This year I am focusing more on Borderline Personality Disorder (BPD). There is so much negative discussion around BPD, and I think it’s important that there is more balanced conversation. It’s for the sake of the diagnosed, the newly diagnosed and their loved ones.
Over the next few weeks I’m going to be talking more in depth about the diagnostic criteria for BPD. I’ll also be relating it back to my own personal experiences because I think it’s important to have real stories alongside the information. The first symptom of BPD that I am going to be talking about is Black and White Thinking.
A few months ago I wrote a post outlining the 9 diagnostic criteria for BPD and what they mean. To save you clicking over (although it’s a good post that I recommend reading if you want to know more about BPD) Black and White Thinking is an all or nothing approach to life. The thinking is based more on judgement and less on fact.
People who struggle with Black and White Thinking don’t see grey areas in the world around them. They tend to think that life is all horrible or all wonderful. There is no room in their thinking for anything else. It’s believed that the initial all or nothing thought pattern is what is responsible for setting off our fight or flight response.
The fight or flight response actually aids us to be able to survive situations which we may find distressful. However Black and White Thinking keeps people in that survival mode for longer than is healthy or necessary. It also has the added effect of alienating those around us with our rigid thinking.
Social media is an absolute minefield for someone, like myself, who has to work hard to keep the Black and White Thinking under control. At my fingertips are people who may not agree with the way that I think. I then struggle to reconcile that different thinking with the person that I know. I often lose friendships this way, although of course sometimes that is for the best anyway.
I have steps in place now that help me to determine if what I am feeling and thinking is an all or nothing response. I am still struggling with working on the fly, and sometimes my emotions getting the better of me, especially if I haven’t been taking steps to take care of my own mental health. However I have a step away from the technology rule for particularly emotive topics.
Black and White Thinking isn’t the issue that it used to be for me. I once believed that I was a completely horrible person, rotten to the core. I couldn’t provide evidence for this, not evidence that stood up against the test of logic anyway. I believed it so much that I was afraid to tell people because I *knew* that if I did, that they would simply confirm my own beliefs.
I no longer hold that rigid belief. I know that I am made up of different parts, that those parts are both good and not so good. I also know that I am not everyone’s cup of tea, and that, that is ok. I know that I am OK, that I’m not rotten to the core.
It has taken a lot of work to get to this point and of course I still have those initial fleeting all or nothing thoughts. The difference is now I can recognise them for what they are, and I can put stops in place before I get myself too far into the rigid thinking.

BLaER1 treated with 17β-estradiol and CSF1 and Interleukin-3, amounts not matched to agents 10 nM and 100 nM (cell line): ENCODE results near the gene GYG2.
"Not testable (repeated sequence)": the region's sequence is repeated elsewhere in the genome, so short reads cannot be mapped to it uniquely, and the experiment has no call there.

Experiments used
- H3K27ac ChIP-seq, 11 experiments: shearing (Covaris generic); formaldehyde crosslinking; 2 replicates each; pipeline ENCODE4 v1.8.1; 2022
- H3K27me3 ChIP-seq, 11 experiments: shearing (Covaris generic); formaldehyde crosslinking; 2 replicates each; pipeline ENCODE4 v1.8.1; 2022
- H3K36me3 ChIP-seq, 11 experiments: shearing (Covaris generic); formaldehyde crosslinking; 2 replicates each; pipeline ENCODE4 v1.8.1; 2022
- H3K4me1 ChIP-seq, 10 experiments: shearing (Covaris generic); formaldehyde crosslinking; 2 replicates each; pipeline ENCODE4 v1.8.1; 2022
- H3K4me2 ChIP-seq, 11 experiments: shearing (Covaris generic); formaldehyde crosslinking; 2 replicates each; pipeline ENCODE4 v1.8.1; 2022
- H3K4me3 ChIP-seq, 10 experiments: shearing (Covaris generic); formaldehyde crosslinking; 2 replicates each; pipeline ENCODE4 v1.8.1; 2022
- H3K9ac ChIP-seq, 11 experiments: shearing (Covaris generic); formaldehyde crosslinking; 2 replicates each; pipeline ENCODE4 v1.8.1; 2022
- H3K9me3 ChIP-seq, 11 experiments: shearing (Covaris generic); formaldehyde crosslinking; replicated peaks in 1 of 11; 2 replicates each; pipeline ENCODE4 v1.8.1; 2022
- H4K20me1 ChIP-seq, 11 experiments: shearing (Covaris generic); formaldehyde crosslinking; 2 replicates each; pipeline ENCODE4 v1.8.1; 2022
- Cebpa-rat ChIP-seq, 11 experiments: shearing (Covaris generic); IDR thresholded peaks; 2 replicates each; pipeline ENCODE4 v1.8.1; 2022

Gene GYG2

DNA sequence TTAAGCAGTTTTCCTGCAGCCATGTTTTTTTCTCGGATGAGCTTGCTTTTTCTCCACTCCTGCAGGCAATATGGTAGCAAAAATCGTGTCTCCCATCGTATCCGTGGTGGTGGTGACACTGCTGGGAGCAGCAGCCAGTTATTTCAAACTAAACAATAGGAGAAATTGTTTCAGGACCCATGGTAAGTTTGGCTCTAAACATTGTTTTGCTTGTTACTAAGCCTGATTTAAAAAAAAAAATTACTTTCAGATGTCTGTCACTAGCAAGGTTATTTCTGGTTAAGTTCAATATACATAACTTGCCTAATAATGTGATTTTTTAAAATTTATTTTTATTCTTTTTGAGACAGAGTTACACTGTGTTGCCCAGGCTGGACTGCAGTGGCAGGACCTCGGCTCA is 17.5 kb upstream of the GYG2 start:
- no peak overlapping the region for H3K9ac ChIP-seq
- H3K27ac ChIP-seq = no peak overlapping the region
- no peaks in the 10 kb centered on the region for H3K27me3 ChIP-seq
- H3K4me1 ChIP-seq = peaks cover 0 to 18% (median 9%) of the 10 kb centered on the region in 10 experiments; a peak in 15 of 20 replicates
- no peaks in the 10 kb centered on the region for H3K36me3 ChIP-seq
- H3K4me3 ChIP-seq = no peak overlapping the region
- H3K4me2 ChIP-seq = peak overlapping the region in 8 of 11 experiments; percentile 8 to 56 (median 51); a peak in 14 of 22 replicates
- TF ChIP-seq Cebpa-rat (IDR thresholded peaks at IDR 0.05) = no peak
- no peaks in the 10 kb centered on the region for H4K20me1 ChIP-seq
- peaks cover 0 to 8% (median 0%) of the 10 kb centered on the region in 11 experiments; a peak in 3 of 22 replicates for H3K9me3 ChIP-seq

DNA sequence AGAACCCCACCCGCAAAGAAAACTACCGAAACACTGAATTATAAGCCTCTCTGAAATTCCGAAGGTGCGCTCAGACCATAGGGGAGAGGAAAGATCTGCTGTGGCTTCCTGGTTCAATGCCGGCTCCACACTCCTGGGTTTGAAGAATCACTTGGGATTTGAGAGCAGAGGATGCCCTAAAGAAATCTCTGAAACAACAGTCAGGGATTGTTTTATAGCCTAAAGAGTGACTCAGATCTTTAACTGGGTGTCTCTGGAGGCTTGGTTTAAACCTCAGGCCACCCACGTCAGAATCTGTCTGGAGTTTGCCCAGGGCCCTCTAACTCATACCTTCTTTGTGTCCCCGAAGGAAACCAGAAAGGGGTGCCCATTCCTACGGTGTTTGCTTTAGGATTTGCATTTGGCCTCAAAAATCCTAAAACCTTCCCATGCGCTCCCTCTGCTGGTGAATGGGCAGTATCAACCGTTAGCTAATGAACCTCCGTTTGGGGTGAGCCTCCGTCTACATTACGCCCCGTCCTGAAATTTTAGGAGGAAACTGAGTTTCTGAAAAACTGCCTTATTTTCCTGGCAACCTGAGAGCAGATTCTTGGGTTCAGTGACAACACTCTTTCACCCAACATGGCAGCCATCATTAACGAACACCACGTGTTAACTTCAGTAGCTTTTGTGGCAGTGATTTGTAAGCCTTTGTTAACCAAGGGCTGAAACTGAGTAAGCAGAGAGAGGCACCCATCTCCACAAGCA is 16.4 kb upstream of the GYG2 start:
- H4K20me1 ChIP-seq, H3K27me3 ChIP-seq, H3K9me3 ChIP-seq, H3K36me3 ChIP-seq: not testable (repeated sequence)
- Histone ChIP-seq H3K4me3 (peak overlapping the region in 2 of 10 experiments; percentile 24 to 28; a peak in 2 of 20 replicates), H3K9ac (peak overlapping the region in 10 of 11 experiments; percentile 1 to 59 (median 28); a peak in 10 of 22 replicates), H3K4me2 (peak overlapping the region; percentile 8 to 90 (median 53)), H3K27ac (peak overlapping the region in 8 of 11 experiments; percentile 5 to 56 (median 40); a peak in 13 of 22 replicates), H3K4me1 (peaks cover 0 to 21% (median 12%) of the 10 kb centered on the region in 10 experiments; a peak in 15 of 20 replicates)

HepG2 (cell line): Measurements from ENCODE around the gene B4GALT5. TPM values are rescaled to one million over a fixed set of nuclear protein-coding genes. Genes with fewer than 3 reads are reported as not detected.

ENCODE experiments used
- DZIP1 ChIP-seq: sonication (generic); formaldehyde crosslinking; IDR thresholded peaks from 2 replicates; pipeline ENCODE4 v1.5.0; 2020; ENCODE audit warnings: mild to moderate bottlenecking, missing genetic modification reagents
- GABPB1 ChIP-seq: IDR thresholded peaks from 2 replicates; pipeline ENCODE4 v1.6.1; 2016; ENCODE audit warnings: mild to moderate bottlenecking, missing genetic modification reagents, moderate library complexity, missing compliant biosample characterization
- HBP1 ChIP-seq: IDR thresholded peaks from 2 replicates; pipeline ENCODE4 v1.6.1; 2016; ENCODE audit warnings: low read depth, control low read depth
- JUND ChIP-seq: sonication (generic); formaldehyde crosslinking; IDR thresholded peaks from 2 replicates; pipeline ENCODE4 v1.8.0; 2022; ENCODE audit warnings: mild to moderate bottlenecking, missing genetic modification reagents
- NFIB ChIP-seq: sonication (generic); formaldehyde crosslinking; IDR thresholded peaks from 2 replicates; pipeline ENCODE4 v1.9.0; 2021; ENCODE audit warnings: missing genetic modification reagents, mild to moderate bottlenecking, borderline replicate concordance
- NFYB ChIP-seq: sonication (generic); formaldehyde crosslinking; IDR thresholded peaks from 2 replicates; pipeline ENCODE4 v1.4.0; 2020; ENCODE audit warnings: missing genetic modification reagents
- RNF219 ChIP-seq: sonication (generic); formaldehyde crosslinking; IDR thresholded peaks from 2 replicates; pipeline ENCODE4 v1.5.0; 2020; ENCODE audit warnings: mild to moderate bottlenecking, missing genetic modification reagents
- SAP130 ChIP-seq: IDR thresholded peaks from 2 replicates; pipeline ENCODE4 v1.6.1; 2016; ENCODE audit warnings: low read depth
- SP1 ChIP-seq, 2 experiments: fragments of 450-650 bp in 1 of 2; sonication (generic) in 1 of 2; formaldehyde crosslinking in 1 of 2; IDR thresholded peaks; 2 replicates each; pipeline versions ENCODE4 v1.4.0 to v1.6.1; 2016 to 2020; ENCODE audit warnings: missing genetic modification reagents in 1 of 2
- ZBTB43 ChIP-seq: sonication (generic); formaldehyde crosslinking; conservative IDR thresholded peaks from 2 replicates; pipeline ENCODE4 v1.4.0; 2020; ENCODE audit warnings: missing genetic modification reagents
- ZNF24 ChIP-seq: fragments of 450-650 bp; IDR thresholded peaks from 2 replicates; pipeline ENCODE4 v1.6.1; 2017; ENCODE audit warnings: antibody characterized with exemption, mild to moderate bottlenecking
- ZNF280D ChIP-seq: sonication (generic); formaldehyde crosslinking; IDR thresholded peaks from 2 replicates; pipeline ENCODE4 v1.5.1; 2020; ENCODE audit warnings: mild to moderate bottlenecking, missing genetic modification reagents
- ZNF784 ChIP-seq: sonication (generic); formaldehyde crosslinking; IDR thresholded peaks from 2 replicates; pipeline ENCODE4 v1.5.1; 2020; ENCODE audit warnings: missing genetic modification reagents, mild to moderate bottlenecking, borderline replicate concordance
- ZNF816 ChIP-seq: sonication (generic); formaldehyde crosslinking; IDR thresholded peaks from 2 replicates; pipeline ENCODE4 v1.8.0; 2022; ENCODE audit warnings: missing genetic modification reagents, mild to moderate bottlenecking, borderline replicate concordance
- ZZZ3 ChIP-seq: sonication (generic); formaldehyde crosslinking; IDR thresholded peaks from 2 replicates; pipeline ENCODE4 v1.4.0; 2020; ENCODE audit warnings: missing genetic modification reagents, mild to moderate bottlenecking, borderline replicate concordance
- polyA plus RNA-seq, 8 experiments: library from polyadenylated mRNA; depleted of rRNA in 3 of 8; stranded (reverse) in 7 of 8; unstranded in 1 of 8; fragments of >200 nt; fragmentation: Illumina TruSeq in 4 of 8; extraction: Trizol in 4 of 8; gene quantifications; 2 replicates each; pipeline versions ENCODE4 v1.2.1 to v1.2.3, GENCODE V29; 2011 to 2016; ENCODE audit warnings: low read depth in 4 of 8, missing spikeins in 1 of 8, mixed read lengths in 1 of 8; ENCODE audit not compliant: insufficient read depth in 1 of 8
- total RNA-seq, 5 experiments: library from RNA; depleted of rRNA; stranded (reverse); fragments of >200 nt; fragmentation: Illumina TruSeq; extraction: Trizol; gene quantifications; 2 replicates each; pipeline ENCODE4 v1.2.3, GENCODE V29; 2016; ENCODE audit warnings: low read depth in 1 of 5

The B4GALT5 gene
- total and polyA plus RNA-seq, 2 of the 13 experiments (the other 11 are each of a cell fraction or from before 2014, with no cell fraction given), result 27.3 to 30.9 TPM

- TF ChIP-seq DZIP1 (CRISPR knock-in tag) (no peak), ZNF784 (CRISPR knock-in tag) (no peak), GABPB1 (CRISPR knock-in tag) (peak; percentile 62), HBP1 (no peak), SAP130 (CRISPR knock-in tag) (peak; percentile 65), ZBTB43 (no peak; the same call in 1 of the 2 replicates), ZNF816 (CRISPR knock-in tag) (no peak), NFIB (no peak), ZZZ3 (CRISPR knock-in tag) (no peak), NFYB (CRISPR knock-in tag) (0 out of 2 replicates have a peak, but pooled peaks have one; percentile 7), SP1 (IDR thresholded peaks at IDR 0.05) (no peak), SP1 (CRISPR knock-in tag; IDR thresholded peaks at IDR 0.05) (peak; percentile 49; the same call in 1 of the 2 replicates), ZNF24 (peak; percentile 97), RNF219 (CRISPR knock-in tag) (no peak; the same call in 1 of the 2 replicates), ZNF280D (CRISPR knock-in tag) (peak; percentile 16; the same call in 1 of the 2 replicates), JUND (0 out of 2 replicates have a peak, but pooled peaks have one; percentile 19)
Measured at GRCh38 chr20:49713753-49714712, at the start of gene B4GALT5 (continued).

Have you struggled with Black and White Thinking?
What steps do you take to make sure you don’t fall into the all or nothing trap?
Linking up with Kirsty for I must confess!
I find listening to others stories very helpful in understanding both them and also similar situations in life. Although facts and research are very important especially from a medical stand point, I find that being able to have insight into an actual situation or person much more helpful. I personally am a grey thinking person and find it hard to see the black and the white passionately.
This is really interesting – I need to think about it a little more before I comment. I think most of us have a tendency to do this (if only in our own opinions). I get very unsettled when I don’t know what I think about something, when actually that tends to mean I am really thinking about the issue, rather than taking a pre-existing stance…
I’ve struggled with this a bit the last few months, bought about my weight and and the struggles I’ve had with it. It’s so easy to get caught up in all the negative self-talk and think that because I’ve “failed” in one area of my life then I must be a failure in all of them.
I’m looking forward to reading more, Tegan.
I’m glad to hear you no longer think of yourself as such a person. Going through a bit of stage myself right now with some ‘friend’ issues, they seem to be never ending for me!
Thanks for helping us to understand BPD just a little bit more x
I think everyone has experienced a form of Black or White thinking at some stage. Good on you for not only recognising that it is one of your main unhelpful thinking styles, but trying to challenge it as well! My main step to combat this is to think ‘what would I tell a friend if this thought was hers?’ We are never as mean to our friends as we are to ourselves! xx
This is a fascinating post, particularly as I’m still sadly ignorant of many of the aspects of BPD. I look forward to reading more about the other symptoms in your future posts Tegan.